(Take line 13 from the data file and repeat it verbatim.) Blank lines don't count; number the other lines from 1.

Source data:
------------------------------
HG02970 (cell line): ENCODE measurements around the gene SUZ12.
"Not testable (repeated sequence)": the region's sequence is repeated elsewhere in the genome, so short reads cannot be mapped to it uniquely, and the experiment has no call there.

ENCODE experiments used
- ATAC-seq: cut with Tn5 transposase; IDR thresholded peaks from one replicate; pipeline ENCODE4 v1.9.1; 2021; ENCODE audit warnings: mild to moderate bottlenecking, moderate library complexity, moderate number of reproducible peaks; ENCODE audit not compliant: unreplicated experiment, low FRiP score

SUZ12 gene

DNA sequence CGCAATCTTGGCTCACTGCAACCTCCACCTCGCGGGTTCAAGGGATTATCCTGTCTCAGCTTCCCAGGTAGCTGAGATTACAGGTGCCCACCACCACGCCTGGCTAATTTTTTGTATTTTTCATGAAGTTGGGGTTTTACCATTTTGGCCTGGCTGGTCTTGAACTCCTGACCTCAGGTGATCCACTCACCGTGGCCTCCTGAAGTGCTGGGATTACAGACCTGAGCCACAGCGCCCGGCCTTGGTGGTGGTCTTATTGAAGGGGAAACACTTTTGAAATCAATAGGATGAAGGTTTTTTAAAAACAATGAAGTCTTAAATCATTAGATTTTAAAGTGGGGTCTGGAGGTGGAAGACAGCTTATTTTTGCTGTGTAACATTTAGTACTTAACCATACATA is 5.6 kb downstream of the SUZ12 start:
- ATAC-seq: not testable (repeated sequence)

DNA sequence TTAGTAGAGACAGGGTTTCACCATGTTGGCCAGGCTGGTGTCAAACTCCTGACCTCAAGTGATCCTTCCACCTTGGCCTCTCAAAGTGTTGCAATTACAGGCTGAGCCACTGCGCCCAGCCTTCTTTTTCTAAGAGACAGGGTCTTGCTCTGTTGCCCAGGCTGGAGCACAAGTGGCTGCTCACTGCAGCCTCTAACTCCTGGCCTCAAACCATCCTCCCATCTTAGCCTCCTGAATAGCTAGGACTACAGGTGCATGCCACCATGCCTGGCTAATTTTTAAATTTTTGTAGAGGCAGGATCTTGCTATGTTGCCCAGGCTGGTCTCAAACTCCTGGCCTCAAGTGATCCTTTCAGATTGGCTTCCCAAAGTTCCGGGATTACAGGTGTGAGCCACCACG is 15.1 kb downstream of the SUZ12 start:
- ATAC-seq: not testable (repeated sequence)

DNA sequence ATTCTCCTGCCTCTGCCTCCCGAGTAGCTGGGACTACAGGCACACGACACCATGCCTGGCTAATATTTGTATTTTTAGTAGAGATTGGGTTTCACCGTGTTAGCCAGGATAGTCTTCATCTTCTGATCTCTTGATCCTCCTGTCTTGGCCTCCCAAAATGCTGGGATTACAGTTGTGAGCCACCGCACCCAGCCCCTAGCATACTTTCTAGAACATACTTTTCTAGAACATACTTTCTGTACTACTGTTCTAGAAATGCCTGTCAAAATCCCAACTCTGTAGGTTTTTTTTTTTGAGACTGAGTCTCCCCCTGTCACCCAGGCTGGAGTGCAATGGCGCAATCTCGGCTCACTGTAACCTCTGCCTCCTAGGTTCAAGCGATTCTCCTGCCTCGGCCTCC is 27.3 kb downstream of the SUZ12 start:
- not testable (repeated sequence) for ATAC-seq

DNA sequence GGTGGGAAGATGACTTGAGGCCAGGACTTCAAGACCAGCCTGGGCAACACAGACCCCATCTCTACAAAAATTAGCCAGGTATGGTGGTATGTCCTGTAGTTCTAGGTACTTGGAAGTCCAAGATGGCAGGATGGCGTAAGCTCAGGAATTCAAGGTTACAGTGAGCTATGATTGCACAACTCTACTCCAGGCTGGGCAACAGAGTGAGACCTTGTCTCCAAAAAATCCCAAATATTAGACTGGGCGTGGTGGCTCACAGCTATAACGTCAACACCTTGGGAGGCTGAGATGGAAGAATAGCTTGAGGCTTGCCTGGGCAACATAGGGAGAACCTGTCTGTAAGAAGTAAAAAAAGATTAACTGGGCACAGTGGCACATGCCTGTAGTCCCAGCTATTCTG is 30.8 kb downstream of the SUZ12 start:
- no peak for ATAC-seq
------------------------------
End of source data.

- no peak for ATAC-seq